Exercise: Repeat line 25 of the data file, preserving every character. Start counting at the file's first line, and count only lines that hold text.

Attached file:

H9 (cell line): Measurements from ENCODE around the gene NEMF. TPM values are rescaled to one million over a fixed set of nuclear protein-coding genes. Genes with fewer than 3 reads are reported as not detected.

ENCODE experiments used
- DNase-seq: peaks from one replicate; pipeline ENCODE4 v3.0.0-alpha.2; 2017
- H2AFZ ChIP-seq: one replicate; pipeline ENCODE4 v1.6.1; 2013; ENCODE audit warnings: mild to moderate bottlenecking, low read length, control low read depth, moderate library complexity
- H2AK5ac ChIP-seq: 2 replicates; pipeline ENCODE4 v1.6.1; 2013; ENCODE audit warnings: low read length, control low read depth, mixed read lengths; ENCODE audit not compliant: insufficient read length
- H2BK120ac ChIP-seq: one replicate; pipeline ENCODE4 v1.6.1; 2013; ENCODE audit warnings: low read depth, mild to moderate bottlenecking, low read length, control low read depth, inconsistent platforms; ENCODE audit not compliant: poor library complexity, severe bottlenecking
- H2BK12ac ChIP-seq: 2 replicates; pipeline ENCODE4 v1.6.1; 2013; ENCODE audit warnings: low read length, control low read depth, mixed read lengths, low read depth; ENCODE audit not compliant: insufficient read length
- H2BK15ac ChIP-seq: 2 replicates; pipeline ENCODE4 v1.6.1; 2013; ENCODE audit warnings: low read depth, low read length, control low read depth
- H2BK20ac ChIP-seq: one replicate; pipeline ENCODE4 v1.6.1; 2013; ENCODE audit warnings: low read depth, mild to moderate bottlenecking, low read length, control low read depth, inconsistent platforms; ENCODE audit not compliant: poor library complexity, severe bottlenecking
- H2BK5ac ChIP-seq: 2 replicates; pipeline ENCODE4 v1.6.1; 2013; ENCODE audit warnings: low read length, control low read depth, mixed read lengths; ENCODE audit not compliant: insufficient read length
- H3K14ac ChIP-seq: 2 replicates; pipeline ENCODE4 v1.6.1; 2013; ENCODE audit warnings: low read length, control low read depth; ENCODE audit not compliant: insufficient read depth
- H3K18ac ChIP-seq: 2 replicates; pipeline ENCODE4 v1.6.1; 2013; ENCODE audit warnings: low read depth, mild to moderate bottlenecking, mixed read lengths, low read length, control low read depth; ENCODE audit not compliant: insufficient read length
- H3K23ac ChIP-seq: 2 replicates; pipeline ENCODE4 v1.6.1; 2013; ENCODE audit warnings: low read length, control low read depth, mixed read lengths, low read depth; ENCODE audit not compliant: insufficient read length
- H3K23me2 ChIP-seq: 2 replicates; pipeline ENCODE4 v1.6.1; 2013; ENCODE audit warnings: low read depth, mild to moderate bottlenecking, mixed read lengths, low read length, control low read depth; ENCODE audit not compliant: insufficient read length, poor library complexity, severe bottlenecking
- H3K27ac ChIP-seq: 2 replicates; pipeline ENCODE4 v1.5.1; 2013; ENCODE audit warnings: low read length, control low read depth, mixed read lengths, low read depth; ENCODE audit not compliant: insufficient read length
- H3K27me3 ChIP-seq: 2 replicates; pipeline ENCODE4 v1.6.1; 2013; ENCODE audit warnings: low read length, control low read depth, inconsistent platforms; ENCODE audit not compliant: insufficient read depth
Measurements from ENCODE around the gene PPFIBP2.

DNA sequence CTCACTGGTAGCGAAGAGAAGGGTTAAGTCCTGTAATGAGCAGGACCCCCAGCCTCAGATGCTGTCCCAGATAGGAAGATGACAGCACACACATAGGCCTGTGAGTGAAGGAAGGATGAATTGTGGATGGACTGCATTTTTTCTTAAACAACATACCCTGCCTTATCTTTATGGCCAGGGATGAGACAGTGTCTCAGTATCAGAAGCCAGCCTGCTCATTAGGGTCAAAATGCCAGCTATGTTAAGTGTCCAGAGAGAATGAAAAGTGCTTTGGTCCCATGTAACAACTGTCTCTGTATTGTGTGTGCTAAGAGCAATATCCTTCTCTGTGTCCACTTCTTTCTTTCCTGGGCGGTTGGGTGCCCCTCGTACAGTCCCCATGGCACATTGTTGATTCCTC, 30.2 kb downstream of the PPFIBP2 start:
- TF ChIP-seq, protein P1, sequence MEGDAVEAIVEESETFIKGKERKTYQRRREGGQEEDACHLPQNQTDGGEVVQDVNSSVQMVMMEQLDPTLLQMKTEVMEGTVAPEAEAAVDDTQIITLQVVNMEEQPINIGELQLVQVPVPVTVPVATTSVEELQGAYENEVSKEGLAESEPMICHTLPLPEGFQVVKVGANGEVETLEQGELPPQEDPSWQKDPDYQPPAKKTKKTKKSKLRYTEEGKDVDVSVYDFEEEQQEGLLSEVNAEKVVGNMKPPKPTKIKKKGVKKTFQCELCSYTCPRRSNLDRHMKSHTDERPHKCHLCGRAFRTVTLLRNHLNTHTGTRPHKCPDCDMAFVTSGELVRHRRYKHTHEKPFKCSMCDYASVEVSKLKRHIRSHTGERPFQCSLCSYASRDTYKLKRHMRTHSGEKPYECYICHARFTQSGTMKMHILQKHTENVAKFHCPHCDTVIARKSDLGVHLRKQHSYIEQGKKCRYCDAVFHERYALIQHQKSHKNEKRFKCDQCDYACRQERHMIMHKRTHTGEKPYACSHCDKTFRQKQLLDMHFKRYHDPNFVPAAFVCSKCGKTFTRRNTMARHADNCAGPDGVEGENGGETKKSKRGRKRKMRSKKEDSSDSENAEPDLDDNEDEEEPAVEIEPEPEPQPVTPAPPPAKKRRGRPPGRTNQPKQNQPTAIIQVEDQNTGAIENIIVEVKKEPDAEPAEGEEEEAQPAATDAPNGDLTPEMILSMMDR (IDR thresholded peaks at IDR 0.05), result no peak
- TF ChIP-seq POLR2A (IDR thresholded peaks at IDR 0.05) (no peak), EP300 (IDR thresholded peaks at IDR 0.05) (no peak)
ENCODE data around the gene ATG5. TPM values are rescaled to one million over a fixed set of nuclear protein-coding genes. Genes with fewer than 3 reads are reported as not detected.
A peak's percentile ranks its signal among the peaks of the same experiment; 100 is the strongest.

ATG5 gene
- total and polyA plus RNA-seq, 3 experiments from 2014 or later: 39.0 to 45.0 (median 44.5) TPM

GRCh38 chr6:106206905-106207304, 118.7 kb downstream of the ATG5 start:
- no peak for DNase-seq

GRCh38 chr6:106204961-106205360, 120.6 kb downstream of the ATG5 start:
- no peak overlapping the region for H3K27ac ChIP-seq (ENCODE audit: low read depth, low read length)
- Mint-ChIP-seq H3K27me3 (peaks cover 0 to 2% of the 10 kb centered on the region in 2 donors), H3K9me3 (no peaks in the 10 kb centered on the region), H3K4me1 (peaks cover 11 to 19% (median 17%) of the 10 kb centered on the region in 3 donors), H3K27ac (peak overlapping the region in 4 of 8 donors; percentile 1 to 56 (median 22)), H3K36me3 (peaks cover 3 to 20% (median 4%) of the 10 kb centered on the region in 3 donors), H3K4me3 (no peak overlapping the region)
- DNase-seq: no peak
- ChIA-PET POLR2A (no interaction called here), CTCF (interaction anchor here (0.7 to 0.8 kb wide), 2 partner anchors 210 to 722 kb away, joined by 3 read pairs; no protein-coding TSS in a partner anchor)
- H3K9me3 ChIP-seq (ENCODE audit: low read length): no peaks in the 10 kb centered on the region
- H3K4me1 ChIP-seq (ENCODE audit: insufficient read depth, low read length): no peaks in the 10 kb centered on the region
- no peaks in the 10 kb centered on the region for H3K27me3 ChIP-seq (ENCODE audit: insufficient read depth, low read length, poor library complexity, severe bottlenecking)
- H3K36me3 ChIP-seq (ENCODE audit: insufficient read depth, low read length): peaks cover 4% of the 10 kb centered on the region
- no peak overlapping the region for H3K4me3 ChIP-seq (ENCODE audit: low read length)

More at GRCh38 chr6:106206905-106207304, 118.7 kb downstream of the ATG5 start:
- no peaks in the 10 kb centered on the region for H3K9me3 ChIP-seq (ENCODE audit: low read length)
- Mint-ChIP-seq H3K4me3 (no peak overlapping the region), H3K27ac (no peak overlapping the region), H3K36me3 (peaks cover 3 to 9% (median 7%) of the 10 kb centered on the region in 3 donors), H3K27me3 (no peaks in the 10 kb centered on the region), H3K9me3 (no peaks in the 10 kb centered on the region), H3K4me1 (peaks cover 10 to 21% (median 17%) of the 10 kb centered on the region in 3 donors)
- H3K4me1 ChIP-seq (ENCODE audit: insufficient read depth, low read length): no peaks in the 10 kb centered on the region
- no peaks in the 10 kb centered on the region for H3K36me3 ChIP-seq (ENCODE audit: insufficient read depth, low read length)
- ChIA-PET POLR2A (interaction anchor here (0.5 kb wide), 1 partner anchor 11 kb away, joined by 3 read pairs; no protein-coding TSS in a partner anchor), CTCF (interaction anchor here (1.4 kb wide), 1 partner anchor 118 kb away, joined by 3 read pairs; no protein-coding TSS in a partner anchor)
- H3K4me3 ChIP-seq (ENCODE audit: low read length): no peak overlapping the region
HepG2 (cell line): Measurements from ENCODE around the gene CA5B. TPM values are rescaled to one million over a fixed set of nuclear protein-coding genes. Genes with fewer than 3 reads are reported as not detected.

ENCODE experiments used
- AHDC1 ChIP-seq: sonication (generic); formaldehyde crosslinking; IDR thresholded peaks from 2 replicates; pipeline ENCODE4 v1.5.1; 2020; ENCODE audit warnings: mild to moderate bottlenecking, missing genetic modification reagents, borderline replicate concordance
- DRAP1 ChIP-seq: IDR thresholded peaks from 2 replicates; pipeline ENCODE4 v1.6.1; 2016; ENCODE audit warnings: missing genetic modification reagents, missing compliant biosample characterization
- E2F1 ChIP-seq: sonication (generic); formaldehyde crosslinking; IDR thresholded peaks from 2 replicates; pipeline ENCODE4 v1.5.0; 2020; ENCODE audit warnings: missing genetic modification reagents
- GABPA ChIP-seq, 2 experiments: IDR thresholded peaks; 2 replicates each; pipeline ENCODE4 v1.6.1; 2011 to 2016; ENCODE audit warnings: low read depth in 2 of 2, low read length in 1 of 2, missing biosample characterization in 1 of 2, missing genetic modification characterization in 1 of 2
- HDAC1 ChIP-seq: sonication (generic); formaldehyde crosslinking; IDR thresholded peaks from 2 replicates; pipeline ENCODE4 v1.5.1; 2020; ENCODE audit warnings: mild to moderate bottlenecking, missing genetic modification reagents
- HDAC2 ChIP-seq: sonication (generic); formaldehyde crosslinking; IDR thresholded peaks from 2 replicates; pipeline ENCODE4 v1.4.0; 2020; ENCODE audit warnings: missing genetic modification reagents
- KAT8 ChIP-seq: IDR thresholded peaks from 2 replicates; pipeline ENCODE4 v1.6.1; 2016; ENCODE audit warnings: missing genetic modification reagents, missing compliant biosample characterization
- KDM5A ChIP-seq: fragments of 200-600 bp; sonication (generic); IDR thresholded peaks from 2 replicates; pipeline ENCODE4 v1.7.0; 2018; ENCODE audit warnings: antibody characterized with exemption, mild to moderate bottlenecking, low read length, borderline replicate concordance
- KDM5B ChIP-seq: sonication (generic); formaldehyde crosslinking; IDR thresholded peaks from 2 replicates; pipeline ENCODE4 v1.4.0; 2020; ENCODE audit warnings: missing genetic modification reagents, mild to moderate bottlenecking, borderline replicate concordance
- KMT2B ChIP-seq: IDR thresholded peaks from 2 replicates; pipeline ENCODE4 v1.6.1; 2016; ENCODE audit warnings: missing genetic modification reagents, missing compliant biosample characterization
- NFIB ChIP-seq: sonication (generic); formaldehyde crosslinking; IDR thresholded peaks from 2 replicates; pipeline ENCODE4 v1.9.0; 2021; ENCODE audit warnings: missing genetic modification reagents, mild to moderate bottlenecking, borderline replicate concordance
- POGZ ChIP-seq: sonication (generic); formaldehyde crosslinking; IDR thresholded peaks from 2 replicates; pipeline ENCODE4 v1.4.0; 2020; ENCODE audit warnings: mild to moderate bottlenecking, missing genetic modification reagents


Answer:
GRCh38 chr6:106206905-106207304, 118.7 kb downstream of the ATG5 start: